All the ingredients for a mega summer blockbuster are here, but somehow “The Lone Ranger” has failed to captivate U.S. moviegoers. Some estimate it may be the highest-grossing western in history, but it’s still falling far short of recouping its $225 million budget.
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Too bad, as the filmmakers did by all accounts at least try to avoid an offensive portrayal of Native Americans. (Whether or not they succeeded is the topic of hot online debate.) “The Lone Ranger” is the tale of the kemosabe relationship and adventures of Texan lawyer-cum-sheriff John Reid and Comanche misfit Tonto — a revamped duo who have come a long way since the various radio, film and TV series of the 1930s-50s. Reid (Armie Hammer) is endearing and nerdy, while Tonto (Johnny Depp) is man of many principles, including an insistence on wearing a large dead crow on his head.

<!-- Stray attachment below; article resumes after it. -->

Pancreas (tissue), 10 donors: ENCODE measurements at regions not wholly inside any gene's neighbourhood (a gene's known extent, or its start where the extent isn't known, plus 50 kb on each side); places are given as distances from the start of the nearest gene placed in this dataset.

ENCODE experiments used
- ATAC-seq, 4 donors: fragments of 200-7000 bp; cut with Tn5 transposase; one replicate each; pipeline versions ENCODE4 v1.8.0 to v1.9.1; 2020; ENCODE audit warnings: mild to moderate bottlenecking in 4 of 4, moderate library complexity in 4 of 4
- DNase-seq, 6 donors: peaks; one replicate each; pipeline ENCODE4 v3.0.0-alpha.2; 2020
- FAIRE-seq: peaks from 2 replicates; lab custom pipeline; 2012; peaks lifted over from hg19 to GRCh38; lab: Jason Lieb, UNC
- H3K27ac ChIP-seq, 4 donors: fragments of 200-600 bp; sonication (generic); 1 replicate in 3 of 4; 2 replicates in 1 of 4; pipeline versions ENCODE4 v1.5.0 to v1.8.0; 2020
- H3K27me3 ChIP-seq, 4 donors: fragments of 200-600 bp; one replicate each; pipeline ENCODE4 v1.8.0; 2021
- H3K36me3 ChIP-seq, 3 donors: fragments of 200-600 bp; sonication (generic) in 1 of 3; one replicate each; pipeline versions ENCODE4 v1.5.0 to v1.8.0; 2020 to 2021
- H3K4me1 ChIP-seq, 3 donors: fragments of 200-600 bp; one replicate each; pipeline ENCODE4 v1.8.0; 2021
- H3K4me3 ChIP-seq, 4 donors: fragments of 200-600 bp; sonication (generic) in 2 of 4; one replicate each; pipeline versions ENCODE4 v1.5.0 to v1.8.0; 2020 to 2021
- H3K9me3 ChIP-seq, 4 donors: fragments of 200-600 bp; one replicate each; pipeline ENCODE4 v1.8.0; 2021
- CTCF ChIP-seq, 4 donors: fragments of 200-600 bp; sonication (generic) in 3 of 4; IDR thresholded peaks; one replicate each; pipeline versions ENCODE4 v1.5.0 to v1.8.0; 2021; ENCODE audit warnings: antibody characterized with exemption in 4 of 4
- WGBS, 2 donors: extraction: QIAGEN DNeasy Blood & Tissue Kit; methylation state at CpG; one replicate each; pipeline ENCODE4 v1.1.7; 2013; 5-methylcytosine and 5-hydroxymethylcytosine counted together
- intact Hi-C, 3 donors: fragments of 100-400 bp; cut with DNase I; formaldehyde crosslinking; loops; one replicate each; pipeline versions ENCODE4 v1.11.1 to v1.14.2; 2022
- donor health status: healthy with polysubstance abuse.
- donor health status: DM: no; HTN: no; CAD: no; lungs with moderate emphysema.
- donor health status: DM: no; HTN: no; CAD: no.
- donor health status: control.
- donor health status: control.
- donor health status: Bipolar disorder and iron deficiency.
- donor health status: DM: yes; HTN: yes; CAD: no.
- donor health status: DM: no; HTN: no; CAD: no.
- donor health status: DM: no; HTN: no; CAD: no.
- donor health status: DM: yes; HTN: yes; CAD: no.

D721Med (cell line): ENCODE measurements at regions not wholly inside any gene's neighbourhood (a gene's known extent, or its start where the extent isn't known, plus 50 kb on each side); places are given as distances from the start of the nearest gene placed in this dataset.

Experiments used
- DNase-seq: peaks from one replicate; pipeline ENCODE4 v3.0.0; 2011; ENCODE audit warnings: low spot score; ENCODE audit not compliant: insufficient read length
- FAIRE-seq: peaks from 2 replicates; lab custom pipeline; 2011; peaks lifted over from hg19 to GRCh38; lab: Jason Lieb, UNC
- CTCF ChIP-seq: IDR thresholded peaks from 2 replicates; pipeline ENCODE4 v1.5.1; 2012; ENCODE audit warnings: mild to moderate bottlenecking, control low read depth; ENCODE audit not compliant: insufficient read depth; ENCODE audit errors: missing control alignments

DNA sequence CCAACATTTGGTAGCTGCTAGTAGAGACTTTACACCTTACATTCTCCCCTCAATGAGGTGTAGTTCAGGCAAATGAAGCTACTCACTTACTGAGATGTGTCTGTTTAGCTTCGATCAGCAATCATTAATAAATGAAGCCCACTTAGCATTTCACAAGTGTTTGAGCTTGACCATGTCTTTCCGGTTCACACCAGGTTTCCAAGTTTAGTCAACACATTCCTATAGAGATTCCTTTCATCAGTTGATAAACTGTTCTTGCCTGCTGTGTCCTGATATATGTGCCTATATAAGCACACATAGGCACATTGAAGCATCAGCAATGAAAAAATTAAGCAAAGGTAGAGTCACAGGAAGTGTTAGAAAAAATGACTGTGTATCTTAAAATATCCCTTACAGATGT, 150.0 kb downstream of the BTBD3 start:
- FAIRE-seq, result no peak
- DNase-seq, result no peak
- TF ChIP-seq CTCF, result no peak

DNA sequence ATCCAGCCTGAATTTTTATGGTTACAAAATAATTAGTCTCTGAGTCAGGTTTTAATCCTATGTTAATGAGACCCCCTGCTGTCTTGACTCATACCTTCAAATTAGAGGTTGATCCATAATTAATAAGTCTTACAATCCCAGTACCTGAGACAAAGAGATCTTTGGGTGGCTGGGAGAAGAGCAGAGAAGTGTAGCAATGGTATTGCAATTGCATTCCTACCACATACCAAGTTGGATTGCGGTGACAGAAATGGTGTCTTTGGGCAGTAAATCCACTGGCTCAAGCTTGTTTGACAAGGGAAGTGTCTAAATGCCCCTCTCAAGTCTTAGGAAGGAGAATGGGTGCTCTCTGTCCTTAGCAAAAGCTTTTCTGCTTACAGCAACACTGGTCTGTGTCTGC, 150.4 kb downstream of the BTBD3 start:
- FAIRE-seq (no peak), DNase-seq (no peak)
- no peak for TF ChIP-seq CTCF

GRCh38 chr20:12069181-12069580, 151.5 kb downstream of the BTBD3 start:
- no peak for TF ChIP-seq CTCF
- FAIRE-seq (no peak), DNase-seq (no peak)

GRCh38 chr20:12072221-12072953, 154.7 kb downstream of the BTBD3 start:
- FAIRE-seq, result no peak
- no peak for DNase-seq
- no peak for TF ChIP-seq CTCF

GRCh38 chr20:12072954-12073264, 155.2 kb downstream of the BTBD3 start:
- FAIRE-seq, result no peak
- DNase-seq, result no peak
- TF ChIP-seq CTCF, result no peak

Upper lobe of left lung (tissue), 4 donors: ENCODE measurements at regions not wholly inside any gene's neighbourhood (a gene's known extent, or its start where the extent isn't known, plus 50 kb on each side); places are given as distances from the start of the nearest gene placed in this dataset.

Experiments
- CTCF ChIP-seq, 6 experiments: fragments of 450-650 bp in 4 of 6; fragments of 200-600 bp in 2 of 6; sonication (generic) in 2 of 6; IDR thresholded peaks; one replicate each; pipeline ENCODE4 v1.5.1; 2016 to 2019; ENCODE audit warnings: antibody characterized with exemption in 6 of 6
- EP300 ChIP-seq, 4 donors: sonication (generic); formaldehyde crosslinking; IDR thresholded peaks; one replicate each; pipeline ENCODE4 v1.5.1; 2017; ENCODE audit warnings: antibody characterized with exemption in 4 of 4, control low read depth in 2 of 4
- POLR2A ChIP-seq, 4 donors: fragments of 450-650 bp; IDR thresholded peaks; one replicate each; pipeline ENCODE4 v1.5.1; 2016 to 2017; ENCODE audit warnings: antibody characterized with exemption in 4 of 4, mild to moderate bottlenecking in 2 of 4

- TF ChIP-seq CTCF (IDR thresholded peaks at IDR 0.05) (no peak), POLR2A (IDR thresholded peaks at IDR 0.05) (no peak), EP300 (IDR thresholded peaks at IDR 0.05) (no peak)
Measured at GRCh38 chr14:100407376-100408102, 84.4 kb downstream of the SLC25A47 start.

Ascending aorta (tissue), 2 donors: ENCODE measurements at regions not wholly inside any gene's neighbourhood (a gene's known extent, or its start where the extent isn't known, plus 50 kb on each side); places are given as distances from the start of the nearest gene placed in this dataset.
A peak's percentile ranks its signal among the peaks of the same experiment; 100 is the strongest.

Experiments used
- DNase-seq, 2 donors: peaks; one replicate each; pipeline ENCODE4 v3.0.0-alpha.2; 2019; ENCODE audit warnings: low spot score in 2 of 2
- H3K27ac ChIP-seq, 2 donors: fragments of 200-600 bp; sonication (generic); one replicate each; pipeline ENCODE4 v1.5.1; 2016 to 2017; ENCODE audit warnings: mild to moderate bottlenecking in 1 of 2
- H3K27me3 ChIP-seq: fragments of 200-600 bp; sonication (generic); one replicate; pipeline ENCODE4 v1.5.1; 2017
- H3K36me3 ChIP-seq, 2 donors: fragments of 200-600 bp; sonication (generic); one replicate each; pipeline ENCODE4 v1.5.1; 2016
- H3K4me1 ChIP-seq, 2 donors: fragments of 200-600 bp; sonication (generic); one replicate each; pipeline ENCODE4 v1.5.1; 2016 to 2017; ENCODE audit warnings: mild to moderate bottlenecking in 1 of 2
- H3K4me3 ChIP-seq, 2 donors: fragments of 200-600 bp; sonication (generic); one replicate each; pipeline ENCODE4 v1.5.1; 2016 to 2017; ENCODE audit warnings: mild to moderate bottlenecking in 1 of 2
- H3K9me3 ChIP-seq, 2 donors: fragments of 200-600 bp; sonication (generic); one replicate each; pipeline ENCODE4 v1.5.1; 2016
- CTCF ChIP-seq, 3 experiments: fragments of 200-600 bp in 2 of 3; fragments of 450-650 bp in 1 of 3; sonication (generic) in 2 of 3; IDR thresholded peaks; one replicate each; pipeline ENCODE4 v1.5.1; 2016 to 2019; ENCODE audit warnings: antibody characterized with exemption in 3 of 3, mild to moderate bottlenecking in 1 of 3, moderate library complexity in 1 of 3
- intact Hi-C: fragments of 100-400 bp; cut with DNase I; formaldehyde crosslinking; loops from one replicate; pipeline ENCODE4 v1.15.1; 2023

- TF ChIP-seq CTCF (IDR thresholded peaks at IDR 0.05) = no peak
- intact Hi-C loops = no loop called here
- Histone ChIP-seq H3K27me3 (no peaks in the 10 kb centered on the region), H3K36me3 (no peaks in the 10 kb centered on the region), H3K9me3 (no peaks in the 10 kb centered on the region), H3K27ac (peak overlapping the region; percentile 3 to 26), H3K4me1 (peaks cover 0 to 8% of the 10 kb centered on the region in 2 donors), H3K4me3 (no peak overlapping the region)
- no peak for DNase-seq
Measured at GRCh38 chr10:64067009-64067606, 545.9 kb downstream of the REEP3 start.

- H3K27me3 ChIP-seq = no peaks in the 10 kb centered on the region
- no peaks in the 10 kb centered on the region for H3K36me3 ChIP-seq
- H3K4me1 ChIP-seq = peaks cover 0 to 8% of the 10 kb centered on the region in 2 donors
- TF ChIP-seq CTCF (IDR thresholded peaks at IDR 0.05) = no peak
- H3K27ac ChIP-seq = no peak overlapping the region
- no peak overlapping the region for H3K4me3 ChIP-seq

“Pirates of the Caribbean” teammates Gore Verbinski and Depp (who is supposedly part Native American) did the research, brought in Navajo and Comanche consultants (apparently for the first time since “Dances With Wolves”) and altogether stitched the package with a thick thread of respect. That’s probably why the “faithful Indian companion” steals every scene and functions as a wise mentor to Reid’s out-of-depth white man. Why the tepid box-office reaction? Only the silver bullet knows. (K.S.)